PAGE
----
• Delegating and
  • Making time for pure Enjoyment.

I formed the acronym P.R.I.D.E. and stuck it on my mirror, a daily reminder that I could live my life so that health and self-esteem were not sacrificed.

P. R. I. D. E.

Even though I'm not perfect and fall off the wagon frequently, I'm always grateful to have this wagon to climb back onto, and it carries me down the road:

Pacing has become rote now, because the miserable physical consequences of overdoing have trained me well. Each day I check my task priority list and order the day according to how much energy each task requires, leaving plenty of blank, or spill-over, time.

If there are several things to accomplish, I start with the most important one first as insurance that it will get done. After dressing and before activities, I take time to sit and relax, read the newspaper, watch Ms. Stewart tour a pottery factory, or have a cup of tea. Then I work on projects in small bites, taking lots of rest breaks.

If I need to put off something, I do, and re-order my week without guilt. A kitchen timer reminds me to shift activities often, not to overdo sitting or standing, to alternate between sedentary and active tasks such as working on taxes and watering plants. No longer comparing my efficiency with that of a well person, I devised my own work ethic.

As I became more comfortable with altered routine, I wrote down the things I accomplished, and was pleasantly surprised at the many things I did do, despite being ill. It took me years, but I finished the novel I began twenty years ago, something I probably would not have done without having ME/CFS/FM.

Rest takes the form of taking mental and physical breaks from any activity. For me, mornings require more rest. The early afternoon hours are the most productive.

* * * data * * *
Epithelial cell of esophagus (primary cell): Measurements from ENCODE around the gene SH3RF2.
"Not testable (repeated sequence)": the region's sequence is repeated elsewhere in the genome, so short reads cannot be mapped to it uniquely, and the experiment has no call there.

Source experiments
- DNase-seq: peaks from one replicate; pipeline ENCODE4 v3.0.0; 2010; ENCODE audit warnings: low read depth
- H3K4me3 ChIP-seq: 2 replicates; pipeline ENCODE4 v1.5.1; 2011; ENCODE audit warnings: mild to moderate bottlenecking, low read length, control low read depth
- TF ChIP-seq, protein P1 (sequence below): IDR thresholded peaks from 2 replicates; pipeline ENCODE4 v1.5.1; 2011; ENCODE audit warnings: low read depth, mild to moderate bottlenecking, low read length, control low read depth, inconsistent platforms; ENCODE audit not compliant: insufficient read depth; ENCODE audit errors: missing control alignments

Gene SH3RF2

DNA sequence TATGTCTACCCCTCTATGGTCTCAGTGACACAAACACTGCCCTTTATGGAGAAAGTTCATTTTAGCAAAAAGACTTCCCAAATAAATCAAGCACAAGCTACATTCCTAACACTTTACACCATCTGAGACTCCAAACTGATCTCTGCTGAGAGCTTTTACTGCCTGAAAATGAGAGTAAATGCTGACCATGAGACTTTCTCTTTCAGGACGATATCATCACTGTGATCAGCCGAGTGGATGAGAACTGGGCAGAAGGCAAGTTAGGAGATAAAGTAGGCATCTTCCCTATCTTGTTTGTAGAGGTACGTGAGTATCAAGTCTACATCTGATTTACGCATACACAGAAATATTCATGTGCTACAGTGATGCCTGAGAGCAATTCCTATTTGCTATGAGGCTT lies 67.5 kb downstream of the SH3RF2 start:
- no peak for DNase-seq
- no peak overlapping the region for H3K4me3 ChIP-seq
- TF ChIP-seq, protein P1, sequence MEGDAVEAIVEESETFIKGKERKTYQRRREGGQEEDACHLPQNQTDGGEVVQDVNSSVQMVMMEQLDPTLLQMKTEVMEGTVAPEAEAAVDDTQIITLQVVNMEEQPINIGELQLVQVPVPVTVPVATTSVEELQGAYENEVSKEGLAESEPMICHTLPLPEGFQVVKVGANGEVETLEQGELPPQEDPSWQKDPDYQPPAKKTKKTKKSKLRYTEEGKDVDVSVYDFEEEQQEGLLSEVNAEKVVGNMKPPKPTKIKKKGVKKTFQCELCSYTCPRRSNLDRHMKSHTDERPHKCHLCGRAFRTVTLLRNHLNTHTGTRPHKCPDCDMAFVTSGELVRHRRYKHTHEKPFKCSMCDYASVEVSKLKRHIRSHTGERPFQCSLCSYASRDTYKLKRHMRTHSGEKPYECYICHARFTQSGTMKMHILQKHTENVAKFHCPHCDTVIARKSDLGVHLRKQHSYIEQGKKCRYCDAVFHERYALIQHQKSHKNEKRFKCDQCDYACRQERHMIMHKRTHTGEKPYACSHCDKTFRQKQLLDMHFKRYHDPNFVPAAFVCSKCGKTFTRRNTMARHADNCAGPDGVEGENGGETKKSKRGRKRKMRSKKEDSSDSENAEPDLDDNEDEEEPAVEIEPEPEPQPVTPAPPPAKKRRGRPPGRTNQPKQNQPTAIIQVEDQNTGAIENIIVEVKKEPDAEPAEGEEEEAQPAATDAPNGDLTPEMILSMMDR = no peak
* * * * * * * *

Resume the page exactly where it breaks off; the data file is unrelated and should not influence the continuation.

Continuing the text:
Lying down for 60 minutes around 4:30 pm offers my body relief from gravity and energizes my evenings. Getting to bed at 9 pm allows time to get sleepy by reading or listening to soft music such as Steven Halpern's music CDs for sound healing.

I've learned that scheduling rest hours (or even days) before and after heavy activities is mandatory. I no longer push through bad days, but take as much rest as necessary. I've come to depend on the obvious benefits of more energy and less pain in the days that follow.

Informing myself and others includes four areas: listening to my body, subscriptions and books, informing friends and family, gathering and giving information through media.

I now pay more attention to what my body is telling me, using Bruce Campbell's journaling techniques until I see fixable patterns, such as weather-related or activity-related flares.

I subscribe to journals such as the CFIDS Chronicle from the CFIDS Association of America and Arthritis Today from Arthritis Foundation for fibromyalgia. I find books by empathetic doctors who have ME/CFS or FM themselves, very helpful. Two of my favorites are Living with M.E. by Dr. Charles Shepherd, and Dr. Devin Starlanyl's Fibromyalgia and Chronic Myofascial Pain Syndrome.

I also invested in the reference book Prescription for Nutritional Healing, by Phyllis Balch, CNC, and James Balch, M.D., which recommends vitamins, minerals, herbs and supplements plus other helpful tips for dealing with health problems.